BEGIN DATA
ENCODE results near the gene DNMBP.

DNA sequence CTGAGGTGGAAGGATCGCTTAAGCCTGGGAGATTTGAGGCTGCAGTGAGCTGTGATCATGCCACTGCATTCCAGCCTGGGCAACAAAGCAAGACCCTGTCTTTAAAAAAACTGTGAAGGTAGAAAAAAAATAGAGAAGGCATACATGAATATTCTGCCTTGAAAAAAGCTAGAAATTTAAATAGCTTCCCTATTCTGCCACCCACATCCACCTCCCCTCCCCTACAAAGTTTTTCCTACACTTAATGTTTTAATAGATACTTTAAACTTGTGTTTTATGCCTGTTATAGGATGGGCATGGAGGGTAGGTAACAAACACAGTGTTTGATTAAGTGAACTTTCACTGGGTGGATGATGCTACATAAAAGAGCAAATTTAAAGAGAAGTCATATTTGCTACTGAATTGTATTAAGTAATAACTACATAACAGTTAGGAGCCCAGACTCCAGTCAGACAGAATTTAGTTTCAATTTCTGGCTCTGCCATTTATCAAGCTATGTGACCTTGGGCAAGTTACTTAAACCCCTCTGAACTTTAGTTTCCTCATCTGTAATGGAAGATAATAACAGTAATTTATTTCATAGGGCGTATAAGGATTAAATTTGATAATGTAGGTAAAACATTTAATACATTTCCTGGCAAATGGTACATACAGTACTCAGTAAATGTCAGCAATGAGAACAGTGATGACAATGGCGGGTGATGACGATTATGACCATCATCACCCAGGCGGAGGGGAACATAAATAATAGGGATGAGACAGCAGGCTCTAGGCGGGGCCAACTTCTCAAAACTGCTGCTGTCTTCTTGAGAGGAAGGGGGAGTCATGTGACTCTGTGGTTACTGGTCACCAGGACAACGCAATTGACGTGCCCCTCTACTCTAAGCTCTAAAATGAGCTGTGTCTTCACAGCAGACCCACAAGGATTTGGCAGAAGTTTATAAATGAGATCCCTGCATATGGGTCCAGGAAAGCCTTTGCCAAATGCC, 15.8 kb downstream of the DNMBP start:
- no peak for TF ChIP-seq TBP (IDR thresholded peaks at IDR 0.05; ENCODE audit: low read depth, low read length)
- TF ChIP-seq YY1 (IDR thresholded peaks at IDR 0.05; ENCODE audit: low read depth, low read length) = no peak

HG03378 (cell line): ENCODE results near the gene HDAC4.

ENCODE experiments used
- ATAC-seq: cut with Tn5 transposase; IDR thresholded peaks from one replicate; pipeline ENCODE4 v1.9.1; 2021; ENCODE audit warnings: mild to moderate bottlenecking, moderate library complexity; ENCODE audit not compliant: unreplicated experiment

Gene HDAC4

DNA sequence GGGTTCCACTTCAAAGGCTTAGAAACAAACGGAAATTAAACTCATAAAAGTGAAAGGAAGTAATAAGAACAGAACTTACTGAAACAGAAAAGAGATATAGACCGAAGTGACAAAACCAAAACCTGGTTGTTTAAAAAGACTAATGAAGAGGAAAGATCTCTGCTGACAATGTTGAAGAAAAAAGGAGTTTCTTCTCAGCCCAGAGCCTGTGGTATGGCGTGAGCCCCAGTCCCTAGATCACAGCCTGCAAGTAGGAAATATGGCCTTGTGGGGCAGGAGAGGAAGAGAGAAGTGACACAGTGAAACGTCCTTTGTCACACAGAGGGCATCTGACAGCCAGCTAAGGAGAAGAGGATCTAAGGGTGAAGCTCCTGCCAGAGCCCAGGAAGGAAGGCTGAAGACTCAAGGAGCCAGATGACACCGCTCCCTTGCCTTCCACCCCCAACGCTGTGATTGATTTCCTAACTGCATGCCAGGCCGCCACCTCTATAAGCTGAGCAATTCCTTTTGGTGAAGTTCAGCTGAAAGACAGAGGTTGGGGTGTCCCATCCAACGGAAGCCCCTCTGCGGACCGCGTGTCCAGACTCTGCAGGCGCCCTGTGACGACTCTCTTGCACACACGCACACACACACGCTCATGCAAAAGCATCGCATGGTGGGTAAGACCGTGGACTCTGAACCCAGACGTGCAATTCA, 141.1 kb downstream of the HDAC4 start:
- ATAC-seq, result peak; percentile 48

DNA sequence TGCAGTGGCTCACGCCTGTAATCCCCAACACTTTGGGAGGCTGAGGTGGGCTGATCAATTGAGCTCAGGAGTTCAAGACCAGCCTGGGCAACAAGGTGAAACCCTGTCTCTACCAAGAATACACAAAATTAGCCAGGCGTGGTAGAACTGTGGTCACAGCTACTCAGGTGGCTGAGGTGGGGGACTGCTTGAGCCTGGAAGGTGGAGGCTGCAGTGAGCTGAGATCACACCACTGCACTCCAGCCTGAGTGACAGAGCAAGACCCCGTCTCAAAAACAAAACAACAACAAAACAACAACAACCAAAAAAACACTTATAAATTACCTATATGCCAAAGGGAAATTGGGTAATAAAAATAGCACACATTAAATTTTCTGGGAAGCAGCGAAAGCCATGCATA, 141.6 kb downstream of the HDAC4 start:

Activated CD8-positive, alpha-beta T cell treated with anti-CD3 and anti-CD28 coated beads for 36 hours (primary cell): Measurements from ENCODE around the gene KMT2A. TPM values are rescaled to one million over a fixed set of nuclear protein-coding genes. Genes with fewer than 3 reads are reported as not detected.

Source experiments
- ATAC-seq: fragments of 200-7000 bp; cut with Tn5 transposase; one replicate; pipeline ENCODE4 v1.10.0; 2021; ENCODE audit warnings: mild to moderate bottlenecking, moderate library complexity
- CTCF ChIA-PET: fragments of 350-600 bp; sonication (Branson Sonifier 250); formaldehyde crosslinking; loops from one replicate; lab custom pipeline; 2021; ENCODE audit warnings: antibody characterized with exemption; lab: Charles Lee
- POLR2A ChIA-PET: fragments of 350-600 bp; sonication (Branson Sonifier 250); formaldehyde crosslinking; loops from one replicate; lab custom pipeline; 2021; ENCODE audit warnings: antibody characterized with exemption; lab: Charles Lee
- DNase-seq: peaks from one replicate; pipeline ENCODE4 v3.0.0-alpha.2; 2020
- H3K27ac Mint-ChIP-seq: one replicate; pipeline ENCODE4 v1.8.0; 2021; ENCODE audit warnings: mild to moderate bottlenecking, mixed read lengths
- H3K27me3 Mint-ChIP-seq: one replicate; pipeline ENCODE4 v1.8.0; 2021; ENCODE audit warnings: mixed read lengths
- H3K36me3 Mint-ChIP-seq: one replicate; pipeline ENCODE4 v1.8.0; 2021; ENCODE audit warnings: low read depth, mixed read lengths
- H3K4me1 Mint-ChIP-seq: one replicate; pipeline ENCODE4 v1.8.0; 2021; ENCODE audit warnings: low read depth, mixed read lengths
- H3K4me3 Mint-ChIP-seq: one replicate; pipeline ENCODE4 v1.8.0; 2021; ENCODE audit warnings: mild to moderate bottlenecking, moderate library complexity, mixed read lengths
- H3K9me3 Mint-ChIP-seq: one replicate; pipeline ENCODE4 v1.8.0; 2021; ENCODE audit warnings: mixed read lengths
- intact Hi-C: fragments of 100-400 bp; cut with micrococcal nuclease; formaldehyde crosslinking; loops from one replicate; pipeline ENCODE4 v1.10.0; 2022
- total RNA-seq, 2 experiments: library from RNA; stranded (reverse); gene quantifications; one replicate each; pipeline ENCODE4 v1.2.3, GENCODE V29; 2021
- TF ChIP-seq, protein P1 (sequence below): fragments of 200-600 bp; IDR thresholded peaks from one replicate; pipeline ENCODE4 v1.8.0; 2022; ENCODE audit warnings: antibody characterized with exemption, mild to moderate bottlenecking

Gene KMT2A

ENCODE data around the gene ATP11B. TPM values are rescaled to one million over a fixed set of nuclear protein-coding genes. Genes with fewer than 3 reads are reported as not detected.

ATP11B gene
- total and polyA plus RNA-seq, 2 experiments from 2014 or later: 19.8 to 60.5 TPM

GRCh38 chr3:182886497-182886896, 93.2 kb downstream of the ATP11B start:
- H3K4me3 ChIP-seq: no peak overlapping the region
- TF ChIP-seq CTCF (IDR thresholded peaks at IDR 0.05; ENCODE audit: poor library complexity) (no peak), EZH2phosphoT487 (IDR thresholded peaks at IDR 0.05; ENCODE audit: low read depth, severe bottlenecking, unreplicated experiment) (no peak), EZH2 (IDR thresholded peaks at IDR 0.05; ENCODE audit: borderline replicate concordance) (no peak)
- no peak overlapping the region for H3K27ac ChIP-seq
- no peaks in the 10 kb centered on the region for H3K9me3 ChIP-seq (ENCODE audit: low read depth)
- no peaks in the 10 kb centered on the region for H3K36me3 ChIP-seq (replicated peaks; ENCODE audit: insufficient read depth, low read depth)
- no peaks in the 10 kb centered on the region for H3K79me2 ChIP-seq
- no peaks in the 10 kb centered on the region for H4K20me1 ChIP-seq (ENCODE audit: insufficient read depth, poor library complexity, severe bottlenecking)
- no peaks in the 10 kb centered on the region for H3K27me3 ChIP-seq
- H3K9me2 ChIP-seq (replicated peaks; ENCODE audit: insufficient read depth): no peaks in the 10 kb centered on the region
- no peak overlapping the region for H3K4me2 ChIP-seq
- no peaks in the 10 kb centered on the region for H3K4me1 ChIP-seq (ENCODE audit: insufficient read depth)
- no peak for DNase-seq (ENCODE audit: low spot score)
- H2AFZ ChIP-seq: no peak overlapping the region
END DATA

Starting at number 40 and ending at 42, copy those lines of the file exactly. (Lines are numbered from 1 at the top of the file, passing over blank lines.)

- H3K9me2 ChIP-seq (replicated peaks; ENCODE audit: insufficient read depth): no peaks in the 10 kb centered on the region
- no peak overlapping the region for H3K4me2 ChIP-seq
- no peaks in the 10 kb centered on the region for H3K4me1 ChIP-seq (ENCODE audit: insufficient read depth)